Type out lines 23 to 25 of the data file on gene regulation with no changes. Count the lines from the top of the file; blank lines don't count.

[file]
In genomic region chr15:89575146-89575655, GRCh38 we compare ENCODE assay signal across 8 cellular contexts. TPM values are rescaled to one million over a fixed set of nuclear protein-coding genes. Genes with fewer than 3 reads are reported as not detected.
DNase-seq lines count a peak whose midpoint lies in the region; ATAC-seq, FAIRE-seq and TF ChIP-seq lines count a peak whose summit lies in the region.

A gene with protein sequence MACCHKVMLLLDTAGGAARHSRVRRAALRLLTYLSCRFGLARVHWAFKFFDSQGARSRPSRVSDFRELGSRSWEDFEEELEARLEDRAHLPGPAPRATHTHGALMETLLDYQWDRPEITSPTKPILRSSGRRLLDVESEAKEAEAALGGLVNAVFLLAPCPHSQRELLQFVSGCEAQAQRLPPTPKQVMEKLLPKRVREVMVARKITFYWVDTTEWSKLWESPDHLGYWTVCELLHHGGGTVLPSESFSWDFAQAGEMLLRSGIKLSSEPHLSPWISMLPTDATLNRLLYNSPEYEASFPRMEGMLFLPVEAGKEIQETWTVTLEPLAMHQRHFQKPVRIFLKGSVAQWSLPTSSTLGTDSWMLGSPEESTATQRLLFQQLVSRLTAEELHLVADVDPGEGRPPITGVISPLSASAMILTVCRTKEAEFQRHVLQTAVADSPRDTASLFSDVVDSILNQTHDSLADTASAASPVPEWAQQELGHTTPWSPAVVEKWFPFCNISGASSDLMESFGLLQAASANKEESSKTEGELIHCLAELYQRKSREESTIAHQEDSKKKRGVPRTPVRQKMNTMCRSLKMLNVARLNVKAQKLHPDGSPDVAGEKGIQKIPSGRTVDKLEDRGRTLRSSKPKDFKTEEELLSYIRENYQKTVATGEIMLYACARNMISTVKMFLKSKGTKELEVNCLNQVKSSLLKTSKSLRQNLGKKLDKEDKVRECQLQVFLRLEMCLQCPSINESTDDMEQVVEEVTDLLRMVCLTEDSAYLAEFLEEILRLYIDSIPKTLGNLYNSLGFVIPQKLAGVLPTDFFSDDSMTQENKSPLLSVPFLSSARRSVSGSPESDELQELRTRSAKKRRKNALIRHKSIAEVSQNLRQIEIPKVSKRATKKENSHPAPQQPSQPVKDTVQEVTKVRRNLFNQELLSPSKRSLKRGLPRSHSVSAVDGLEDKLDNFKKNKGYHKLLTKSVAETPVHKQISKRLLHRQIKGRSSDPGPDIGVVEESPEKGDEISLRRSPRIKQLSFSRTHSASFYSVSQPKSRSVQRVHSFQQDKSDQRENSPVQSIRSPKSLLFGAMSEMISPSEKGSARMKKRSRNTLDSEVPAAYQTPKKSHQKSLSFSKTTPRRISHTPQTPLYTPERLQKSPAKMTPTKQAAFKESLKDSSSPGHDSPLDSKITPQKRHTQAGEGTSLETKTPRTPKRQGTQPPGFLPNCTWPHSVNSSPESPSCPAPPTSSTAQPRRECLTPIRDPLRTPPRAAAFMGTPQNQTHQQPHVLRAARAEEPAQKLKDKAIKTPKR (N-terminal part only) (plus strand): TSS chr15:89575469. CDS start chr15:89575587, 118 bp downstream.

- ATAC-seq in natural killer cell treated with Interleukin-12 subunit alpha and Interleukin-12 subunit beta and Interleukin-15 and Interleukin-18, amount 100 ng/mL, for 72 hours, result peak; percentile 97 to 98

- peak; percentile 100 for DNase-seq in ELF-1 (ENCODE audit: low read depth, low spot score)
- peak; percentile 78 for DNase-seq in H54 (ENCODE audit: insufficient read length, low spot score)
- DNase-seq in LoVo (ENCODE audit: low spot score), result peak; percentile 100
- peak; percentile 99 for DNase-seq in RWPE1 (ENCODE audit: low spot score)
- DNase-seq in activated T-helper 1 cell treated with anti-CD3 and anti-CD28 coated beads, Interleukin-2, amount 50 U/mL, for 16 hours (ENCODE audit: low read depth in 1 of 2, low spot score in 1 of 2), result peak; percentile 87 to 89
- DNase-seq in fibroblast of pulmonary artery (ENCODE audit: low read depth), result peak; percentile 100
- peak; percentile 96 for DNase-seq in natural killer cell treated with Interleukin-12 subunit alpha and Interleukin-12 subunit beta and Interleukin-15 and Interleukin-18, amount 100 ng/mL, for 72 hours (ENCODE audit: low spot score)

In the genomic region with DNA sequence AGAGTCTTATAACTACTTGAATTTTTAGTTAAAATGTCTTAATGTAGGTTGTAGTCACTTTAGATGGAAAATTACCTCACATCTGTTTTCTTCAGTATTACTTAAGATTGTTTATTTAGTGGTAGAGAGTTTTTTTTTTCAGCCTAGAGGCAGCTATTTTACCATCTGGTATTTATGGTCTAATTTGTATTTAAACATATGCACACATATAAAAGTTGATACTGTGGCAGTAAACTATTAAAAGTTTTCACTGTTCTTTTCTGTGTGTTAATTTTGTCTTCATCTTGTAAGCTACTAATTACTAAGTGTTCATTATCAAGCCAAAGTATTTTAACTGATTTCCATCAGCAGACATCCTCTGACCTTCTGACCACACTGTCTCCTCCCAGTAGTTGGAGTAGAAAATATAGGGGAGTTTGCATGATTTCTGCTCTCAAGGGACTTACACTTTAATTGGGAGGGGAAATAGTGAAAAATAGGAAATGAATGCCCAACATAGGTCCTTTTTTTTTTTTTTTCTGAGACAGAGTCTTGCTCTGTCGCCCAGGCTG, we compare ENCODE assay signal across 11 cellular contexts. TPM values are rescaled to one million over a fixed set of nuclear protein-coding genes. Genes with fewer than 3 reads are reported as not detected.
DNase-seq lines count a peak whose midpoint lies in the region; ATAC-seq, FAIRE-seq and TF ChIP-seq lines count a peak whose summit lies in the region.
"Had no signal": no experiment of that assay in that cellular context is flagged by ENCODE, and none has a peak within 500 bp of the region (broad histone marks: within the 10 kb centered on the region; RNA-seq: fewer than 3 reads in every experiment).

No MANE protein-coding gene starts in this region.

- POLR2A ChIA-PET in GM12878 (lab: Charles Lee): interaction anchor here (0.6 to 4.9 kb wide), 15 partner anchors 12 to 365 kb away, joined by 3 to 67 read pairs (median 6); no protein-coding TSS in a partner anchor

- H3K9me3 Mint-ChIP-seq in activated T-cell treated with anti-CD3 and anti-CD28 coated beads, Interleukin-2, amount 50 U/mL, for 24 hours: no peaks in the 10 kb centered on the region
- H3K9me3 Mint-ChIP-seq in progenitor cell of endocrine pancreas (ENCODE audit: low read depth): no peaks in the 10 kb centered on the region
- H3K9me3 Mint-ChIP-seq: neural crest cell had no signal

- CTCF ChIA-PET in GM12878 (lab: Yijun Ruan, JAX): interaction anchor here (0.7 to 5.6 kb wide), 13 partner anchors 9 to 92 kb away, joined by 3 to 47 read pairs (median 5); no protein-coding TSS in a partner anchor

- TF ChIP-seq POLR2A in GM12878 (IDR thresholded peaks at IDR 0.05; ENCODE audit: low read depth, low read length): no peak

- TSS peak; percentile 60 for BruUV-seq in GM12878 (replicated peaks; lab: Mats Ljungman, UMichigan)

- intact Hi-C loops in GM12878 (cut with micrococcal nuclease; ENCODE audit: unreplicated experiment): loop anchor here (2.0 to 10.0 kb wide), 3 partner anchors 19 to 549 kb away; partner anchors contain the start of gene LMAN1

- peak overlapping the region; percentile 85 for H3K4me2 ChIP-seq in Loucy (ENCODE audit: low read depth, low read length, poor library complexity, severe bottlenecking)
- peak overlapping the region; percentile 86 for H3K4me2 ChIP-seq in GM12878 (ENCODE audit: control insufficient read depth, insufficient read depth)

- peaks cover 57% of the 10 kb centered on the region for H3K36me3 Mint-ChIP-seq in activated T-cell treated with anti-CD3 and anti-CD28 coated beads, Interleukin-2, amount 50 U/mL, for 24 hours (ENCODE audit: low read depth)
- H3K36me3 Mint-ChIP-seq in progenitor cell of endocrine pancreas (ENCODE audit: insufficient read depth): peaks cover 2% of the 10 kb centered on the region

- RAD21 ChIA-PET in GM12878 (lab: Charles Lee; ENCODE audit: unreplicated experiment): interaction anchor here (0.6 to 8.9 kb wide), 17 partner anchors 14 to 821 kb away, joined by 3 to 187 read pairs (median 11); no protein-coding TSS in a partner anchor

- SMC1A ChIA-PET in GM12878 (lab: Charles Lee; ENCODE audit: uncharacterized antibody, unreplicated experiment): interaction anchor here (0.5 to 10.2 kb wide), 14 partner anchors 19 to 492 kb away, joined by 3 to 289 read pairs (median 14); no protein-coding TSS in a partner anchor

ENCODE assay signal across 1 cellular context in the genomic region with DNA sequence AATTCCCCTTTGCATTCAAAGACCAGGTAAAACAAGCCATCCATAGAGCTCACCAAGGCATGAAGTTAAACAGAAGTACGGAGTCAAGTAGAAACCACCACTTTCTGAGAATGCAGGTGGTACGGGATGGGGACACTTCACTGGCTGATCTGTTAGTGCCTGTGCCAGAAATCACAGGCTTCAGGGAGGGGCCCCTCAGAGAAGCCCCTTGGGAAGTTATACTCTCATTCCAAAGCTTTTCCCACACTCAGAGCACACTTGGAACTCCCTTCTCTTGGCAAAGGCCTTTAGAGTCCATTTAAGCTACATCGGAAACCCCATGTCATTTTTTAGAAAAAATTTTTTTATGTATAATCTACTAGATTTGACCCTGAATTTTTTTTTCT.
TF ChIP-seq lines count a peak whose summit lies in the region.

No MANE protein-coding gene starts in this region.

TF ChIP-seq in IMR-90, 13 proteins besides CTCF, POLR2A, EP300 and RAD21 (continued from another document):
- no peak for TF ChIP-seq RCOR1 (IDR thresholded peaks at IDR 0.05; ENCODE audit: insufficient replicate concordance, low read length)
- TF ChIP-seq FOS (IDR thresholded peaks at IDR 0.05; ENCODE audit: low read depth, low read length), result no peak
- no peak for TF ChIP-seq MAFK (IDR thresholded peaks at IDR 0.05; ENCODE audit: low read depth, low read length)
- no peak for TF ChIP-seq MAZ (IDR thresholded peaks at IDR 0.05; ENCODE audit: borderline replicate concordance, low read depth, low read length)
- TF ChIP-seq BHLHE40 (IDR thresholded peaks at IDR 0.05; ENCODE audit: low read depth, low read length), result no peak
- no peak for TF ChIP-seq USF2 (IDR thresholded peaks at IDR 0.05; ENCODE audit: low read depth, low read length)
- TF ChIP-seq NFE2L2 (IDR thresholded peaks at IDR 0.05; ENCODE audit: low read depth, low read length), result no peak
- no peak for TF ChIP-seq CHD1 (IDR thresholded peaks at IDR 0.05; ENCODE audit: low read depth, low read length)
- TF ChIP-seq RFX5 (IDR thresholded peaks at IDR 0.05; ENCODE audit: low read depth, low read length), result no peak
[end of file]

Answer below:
- intact Hi-C loops in GM12878 (cut with micrococcal nuclease; ENCODE audit: unreplicated experiment): loop anchor here (2.0 to 10.0 kb wide), 3 partner anchors 19 to 549 kb away; partner anchors contain the start of gene LMAN1

- peak overlapping the region; percentile 85 for H3K4me2 ChIP-seq in Loucy (ENCODE audit: low read depth, low read length, poor library complexity, severe bottlenecking)
- peak overlapping the region; percentile 86 for H3K4me2 ChIP-seq in GM12878 (ENCODE audit: control insufficient read depth, insufficient read depth)